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Mar 30, 2009

Dr. Gunnar Andersson

Gunnar B.J. Andersson is one of the members of Social Security's Occupational Information Development Advisory Panel I had written earlier that it appeared that he had no background to prepare him for service on the Panel. That may have been the appearance from the brief biography posted by Social Security, but a couple of people e-mailed me about Dr. Andersson's background. He is the editor of the most recent edition of the AMA Guides to the Evaluation of Permanent Impairment and the co-author of Disability Evaluation.

However, I still think this Panel's work is likely to be almost entirely new to him. Assigning percentages of disability or saying that someone is limited to "Sedentary Work" is quite different from determining whether there actually are unskilled sedentary jobs remaining in the U.S. economy. My experience is that physicians have trouble with the very idea of non-medical aspects being considered in determining disability.

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  • 1 Comments:

    Anonymous Nancy Ortiz said...

    I agree with your remarks regarding doctors' approach to DIB determinations. They deal with medical issues not practical "can s/he hold down a job" stuff. One thing I noticed was the absence of cultural variants of common psychological disorders in the reports of consultative exams for members of minorities (esp. women). Without going into all kinds of boring detail, manifestations of depression, mania, personality disorders, and so on are quite different in Latin and Asian societies than in Western societies.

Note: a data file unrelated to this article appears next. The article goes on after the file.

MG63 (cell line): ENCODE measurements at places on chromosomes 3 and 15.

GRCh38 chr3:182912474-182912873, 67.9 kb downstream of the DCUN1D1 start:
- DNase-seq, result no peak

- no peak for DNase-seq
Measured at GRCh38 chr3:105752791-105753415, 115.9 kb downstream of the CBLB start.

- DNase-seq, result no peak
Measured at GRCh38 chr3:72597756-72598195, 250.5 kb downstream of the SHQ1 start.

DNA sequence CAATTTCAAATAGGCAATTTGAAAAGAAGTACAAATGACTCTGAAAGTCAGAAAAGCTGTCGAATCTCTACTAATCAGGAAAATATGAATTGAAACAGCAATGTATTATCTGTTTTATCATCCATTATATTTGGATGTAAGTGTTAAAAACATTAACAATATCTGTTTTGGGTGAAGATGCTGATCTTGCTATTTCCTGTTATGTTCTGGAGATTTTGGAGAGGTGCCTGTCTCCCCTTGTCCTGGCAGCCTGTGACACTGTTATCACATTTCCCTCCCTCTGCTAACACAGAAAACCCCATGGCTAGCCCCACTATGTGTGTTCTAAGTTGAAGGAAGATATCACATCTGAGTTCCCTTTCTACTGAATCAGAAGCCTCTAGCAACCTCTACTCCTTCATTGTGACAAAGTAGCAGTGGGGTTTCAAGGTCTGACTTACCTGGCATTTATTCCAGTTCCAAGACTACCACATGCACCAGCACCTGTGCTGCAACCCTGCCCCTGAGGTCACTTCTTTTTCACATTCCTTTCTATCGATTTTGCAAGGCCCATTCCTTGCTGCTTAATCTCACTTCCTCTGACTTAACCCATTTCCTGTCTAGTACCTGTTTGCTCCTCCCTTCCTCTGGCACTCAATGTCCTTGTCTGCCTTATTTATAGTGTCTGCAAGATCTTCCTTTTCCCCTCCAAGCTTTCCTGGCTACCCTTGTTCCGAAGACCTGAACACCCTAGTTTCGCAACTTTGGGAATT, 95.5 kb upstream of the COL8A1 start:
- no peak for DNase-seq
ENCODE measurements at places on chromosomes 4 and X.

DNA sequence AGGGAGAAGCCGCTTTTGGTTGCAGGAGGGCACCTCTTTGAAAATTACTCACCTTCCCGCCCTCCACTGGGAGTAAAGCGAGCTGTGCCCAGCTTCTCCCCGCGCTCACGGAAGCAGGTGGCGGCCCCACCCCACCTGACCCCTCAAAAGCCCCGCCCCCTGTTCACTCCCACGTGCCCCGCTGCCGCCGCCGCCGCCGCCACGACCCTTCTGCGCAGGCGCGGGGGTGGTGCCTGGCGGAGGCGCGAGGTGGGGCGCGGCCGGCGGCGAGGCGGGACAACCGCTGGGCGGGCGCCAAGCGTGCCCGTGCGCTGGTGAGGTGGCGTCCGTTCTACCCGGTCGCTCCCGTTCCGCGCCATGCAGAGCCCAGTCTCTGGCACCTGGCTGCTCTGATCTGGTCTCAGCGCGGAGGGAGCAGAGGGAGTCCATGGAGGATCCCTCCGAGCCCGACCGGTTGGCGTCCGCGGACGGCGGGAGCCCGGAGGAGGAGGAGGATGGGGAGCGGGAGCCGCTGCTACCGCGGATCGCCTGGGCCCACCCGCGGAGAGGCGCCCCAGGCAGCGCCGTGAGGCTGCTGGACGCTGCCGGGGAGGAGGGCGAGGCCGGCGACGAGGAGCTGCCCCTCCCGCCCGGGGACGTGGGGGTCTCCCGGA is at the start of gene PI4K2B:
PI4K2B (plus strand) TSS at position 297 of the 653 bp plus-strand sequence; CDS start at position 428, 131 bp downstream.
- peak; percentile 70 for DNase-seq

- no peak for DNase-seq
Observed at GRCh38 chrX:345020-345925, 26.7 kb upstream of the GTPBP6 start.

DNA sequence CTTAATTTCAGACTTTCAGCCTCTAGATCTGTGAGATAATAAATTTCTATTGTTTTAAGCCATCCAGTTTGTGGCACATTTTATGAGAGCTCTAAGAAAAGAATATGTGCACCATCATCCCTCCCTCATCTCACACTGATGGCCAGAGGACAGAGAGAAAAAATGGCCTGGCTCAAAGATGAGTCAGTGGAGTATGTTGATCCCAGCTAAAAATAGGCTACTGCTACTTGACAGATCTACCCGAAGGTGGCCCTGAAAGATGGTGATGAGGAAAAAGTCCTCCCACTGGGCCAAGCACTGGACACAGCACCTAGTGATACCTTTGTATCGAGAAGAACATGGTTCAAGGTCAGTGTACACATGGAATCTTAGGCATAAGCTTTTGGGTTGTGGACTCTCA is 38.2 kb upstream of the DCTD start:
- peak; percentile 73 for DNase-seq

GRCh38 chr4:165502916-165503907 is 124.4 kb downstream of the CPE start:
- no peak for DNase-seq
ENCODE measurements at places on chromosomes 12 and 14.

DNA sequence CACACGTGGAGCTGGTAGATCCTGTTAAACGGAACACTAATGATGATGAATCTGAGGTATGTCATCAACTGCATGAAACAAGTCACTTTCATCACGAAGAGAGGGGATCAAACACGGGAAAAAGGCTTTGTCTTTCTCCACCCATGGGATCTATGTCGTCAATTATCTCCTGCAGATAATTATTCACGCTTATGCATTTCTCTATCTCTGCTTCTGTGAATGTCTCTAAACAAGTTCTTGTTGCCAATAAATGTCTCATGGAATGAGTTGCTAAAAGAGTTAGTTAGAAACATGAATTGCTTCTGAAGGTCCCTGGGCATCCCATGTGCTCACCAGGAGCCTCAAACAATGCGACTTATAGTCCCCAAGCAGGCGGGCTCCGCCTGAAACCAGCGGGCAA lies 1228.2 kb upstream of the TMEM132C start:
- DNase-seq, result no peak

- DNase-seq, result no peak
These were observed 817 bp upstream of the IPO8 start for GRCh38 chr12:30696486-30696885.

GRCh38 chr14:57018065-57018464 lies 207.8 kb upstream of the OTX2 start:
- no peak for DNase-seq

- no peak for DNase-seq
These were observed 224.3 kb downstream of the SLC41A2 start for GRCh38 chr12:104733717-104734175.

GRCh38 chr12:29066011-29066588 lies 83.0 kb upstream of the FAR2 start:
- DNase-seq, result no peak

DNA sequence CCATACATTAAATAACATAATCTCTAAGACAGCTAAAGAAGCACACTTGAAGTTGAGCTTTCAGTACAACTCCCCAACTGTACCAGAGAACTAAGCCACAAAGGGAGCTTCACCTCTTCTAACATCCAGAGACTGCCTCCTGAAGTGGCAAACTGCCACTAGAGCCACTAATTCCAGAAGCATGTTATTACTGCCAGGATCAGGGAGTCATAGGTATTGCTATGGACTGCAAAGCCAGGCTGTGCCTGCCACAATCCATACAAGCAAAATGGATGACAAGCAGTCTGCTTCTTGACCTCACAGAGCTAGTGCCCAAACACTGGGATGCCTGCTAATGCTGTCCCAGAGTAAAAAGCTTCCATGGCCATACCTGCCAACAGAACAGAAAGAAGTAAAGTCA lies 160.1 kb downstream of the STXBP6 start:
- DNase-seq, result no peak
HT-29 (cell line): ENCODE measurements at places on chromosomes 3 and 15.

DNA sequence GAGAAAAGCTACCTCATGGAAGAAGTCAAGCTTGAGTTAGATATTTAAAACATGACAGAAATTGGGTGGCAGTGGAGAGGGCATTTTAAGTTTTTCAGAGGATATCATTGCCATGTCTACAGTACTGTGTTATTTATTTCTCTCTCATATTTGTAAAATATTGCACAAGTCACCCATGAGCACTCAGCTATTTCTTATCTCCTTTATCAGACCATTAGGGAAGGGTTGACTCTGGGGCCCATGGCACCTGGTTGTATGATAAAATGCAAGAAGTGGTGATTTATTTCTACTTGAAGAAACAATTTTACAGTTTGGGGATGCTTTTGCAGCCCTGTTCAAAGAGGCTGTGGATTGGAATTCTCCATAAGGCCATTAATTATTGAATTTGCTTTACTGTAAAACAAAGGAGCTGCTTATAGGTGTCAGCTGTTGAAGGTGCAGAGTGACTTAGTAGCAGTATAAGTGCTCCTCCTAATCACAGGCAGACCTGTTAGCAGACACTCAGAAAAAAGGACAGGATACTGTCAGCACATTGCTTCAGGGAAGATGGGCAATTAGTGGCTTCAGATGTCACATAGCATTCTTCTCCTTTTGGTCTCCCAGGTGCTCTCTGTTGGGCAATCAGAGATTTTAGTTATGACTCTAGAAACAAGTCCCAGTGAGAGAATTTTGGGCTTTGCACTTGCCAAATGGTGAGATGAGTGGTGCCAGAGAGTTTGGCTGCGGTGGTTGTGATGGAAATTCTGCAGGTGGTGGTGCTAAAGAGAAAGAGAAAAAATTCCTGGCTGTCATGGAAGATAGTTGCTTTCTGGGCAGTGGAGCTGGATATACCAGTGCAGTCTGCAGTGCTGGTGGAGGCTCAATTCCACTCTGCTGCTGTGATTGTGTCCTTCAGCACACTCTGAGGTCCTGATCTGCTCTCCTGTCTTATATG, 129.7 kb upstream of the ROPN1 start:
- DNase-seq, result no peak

In my experience, this strongly influences the percentage of allowances for older Latin women with depression, for example, versus Latin men of the same age with physical impairments and limited education/English language proficiency. Psych consultatives are superficial enough for English speakers from this country, but ones conducted with a foreign national through an interpreter are even less complete.

    As you have mentioned here before, it would definitely be better for experienced DIB claimants' representatives, DIB examiners, and people with working knowledge of the DIB decision process to be involved in this discussion. This panel should be coming up with practical findings we can acually implement, not abstract statements of desirable goals or policy positions.

    10:12 PM, March 30, 2009  

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